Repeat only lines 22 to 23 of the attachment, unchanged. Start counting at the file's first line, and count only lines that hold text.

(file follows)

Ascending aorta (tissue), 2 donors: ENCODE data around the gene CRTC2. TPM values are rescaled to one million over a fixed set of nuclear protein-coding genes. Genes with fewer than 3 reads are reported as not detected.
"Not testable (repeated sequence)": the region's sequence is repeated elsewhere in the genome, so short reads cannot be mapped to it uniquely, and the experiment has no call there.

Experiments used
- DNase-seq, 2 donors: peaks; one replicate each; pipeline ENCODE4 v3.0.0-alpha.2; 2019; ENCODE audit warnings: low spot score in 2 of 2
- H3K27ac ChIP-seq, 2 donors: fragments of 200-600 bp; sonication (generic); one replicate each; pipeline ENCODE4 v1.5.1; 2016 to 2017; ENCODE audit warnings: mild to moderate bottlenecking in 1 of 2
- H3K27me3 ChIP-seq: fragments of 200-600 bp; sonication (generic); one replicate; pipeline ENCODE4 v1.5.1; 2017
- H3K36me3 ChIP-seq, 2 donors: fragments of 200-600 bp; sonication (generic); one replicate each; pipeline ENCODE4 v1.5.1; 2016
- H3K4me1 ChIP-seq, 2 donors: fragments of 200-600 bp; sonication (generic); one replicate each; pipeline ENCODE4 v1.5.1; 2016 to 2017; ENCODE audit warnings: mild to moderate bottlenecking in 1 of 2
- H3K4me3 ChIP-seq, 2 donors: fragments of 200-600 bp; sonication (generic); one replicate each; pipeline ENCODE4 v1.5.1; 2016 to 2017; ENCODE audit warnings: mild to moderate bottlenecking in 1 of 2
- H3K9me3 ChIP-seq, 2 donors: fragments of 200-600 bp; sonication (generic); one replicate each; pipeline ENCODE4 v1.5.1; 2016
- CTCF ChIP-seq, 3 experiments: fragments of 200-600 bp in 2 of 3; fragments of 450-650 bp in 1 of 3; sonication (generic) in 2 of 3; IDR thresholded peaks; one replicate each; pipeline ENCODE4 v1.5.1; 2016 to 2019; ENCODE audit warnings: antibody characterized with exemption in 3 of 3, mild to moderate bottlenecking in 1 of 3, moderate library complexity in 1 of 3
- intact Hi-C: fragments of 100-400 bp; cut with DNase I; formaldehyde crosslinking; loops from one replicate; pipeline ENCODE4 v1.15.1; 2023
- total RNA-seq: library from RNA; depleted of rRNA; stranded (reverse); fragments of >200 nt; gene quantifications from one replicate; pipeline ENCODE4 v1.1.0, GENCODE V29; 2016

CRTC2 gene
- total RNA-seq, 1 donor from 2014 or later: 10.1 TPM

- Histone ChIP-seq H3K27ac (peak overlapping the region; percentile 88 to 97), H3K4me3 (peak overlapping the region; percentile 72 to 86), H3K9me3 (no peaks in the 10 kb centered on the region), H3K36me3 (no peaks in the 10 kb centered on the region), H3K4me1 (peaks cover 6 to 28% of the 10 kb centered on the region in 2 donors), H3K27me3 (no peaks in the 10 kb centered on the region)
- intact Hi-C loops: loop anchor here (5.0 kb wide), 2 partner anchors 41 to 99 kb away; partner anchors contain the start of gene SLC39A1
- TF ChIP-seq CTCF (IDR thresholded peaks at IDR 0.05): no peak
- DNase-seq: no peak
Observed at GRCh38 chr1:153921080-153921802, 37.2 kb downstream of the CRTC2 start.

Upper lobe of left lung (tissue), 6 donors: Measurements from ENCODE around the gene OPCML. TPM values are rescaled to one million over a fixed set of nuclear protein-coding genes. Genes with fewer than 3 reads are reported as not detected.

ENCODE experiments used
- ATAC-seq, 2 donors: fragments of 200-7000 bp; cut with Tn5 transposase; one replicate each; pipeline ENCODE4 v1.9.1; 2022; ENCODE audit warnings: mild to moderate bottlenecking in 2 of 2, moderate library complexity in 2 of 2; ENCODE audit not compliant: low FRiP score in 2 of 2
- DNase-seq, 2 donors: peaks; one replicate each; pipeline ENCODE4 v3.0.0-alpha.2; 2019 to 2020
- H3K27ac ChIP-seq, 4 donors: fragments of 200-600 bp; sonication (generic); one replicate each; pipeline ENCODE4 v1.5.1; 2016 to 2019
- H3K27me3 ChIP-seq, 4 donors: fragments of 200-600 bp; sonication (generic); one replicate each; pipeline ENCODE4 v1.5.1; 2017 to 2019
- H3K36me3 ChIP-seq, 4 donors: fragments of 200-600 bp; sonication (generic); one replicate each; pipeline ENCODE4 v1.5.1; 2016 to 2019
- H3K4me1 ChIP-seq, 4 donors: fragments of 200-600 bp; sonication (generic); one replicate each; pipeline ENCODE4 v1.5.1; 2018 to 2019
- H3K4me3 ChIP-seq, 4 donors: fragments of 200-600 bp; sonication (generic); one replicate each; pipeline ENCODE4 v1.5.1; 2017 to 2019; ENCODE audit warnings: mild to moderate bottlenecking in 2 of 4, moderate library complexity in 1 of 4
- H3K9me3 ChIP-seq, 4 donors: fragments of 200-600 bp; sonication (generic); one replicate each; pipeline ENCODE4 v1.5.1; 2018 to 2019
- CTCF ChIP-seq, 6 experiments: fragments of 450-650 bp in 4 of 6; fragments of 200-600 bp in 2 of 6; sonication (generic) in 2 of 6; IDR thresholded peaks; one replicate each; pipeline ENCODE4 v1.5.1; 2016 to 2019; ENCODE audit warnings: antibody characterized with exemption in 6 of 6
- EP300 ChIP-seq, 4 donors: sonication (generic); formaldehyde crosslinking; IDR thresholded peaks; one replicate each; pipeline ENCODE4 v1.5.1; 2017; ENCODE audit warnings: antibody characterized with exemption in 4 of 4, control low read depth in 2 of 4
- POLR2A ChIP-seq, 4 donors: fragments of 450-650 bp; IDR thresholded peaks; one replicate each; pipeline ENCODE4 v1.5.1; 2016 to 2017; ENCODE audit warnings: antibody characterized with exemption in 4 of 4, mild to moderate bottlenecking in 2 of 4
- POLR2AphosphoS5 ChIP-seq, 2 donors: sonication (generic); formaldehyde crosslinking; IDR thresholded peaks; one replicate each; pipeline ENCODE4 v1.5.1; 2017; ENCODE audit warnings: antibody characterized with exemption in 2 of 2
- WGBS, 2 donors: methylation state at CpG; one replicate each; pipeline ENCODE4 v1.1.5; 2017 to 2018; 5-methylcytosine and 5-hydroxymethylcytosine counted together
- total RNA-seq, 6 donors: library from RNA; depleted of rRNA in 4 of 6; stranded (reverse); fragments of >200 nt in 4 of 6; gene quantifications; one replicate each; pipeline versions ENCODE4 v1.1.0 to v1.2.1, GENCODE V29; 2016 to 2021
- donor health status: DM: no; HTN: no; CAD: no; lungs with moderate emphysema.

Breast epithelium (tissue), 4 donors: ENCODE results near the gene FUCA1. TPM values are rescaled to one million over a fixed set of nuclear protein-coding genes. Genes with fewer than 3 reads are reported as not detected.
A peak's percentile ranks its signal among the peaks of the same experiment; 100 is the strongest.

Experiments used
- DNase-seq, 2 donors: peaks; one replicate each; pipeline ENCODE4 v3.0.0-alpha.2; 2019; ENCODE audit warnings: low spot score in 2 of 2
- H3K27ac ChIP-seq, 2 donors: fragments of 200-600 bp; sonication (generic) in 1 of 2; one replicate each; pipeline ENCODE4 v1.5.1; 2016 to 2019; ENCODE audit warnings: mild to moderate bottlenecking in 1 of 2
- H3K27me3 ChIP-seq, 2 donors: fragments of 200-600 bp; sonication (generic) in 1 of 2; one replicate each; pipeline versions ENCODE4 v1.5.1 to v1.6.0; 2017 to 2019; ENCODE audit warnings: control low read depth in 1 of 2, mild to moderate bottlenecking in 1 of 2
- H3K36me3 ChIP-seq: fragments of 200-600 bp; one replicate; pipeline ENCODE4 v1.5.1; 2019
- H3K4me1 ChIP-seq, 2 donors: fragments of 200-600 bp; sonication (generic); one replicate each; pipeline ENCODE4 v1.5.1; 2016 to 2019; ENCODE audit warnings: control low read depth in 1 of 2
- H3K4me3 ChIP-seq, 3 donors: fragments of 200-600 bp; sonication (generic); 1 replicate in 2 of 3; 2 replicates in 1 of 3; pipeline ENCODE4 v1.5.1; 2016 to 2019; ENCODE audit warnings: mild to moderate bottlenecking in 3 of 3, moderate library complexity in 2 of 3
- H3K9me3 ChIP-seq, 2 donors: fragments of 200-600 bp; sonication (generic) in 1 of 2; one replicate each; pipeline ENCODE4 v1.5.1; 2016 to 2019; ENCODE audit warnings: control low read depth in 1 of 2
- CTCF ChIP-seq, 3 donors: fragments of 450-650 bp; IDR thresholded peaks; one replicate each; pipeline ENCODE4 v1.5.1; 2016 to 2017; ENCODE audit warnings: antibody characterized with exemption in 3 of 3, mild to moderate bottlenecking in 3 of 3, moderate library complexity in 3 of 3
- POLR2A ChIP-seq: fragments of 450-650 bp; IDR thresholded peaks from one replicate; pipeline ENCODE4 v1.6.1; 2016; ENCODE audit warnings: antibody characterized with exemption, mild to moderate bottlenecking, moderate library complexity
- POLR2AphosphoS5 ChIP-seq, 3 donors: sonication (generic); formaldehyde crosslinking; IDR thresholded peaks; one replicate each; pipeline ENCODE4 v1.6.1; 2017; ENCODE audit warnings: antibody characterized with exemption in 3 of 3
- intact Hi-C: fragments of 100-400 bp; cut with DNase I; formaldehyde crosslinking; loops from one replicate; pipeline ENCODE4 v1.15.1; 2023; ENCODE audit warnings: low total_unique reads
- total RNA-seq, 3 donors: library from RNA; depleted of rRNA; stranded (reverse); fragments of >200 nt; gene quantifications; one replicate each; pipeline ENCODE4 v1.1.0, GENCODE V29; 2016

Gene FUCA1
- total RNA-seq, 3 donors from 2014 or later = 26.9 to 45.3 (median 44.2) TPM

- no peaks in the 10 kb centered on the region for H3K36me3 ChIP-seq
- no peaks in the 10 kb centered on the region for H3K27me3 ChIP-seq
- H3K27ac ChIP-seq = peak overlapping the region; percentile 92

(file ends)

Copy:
ENCODE experiments used
- ATAC-seq, 2 donors: fragments of 200-7000 bp; cut with Tn5 transposase; one replicate each; pipeline ENCODE4 v1.9.1; 2022; ENCODE audit warnings: mild to moderate bottlenecking in 2 of 2, moderate library complexity in 2 of 2; ENCODE audit not compliant: low FRiP score in 2 of 2